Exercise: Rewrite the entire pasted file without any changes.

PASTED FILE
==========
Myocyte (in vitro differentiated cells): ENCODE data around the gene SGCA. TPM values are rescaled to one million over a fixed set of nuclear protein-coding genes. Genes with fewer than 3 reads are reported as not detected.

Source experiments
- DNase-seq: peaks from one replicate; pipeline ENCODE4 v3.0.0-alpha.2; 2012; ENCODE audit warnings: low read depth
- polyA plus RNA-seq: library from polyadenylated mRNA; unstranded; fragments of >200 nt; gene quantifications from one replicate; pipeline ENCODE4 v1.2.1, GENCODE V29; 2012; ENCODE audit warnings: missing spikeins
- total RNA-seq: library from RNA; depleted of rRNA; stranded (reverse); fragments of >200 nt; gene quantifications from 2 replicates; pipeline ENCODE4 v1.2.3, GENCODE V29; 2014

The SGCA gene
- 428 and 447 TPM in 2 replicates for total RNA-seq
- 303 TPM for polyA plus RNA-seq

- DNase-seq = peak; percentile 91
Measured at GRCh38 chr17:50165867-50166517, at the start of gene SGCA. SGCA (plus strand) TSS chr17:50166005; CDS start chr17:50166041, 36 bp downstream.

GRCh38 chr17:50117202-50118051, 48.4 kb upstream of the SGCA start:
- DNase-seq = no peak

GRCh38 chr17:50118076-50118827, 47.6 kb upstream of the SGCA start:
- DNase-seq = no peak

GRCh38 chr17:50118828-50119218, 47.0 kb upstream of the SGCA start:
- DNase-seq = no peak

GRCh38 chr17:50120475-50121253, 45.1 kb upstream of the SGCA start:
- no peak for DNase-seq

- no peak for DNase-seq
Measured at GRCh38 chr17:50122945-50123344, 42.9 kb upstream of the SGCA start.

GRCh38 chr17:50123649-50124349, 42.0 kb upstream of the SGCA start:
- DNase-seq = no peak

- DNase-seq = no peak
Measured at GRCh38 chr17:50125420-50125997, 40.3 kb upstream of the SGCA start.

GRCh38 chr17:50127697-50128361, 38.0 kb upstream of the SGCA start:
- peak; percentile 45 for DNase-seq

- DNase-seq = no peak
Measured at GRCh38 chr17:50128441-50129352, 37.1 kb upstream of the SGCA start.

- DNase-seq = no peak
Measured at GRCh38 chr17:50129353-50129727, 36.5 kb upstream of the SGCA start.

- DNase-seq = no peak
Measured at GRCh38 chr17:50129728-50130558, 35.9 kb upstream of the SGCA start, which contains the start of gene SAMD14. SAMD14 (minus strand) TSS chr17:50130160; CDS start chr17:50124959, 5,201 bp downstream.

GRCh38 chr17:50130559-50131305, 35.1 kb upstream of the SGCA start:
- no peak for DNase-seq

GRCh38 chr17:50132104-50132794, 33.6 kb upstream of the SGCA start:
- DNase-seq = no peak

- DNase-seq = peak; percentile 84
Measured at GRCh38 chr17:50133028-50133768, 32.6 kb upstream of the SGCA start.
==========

Myocyte (in vitro differentiated cells): ENCODE data around the gene SGCA. TPM values are rescaled to one million over a fixed set of nuclear protein-coding genes. Genes with fewer than 3 reads are reported as not detected.

Source experiments
- DNase-seq: peaks from one replicate; pipeline ENCODE4 v3.0.0-alpha.2; 2012; ENCODE audit warnings: low read depth
- polyA plus RNA-seq: library from polyadenylated mRNA; unstranded; fragments of >200 nt; gene quantifications from one replicate; pipeline ENCODE4 v1.2.1, GENCODE V29; 2012; ENCODE audit warnings: missing spikeins
- total RNA-seq: library from RNA; depleted of rRNA; stranded (reverse); fragments of >200 nt; gene quantifications from 2 replicates; pipeline ENCODE4 v1.2.3, GENCODE V29; 2014

The SGCA gene
- 428 and 447 TPM in 2 replicates for total RNA-seq
- 303 TPM for polyA plus RNA-seq

- DNase-seq = peak; percentile 91
Measured at GRCh38 chr17:50165867-50166517, at the start of gene SGCA. SGCA (plus strand) TSS chr17:50166005; CDS start chr17:50166041, 36 bp downstream.

GRCh38 chr17:50117202-50118051, 48.4 kb upstream of the SGCA start:
- DNase-seq = no peak

GRCh38 chr17:50118076-50118827, 47.6 kb upstream of the SGCA start:
- DNase-seq = no peak

GRCh38 chr17:50118828-50119218, 47.0 kb upstream of the SGCA start:
- DNase-seq = no peak

GRCh38 chr17:50120475-50121253, 45.1 kb upstream of the SGCA start:
- no peak for DNase-seq

- no peak for DNase-seq
Measured at GRCh38 chr17:50122945-50123344, 42.9 kb upstream of the SGCA start.

GRCh38 chr17:50123649-50124349, 42.0 kb upstream of the SGCA start:
- DNase-seq = no peak

- DNase-seq = no peak
Measured at GRCh38 chr17:50125420-50125997, 40.3 kb upstream of the SGCA start.

GRCh38 chr17:50127697-50128361, 38.0 kb upstream of the SGCA start:
- peak; percentile 45 for DNase-seq

- DNase-seq = no peak
Measured at GRCh38 chr17:50128441-50129352, 37.1 kb upstream of the SGCA start.

- DNase-seq = no peak
Measured at GRCh38 chr17:50129353-50129727, 36.5 kb upstream of the SGCA start.

- DNase-seq = no peak
Measured at GRCh38 chr17:50129728-50130558, 35.9 kb upstream of the SGCA start, which contains the start of gene SAMD14. SAMD14 (minus strand) TSS chr17:50130160; CDS start chr17:50124959, 5,201 bp downstream.

GRCh38 chr17:50130559-50131305, 35.1 kb upstream of the SGCA start:
- no peak for DNase-seq

GRCh38 chr17:50132104-50132794, 33.6 kb upstream of the SGCA start:
- DNase-seq = no peak

- DNase-seq = peak; percentile 84
Measured at GRCh38 chr17:50133028-50133768, 32.6 kb upstream of the SGCA start.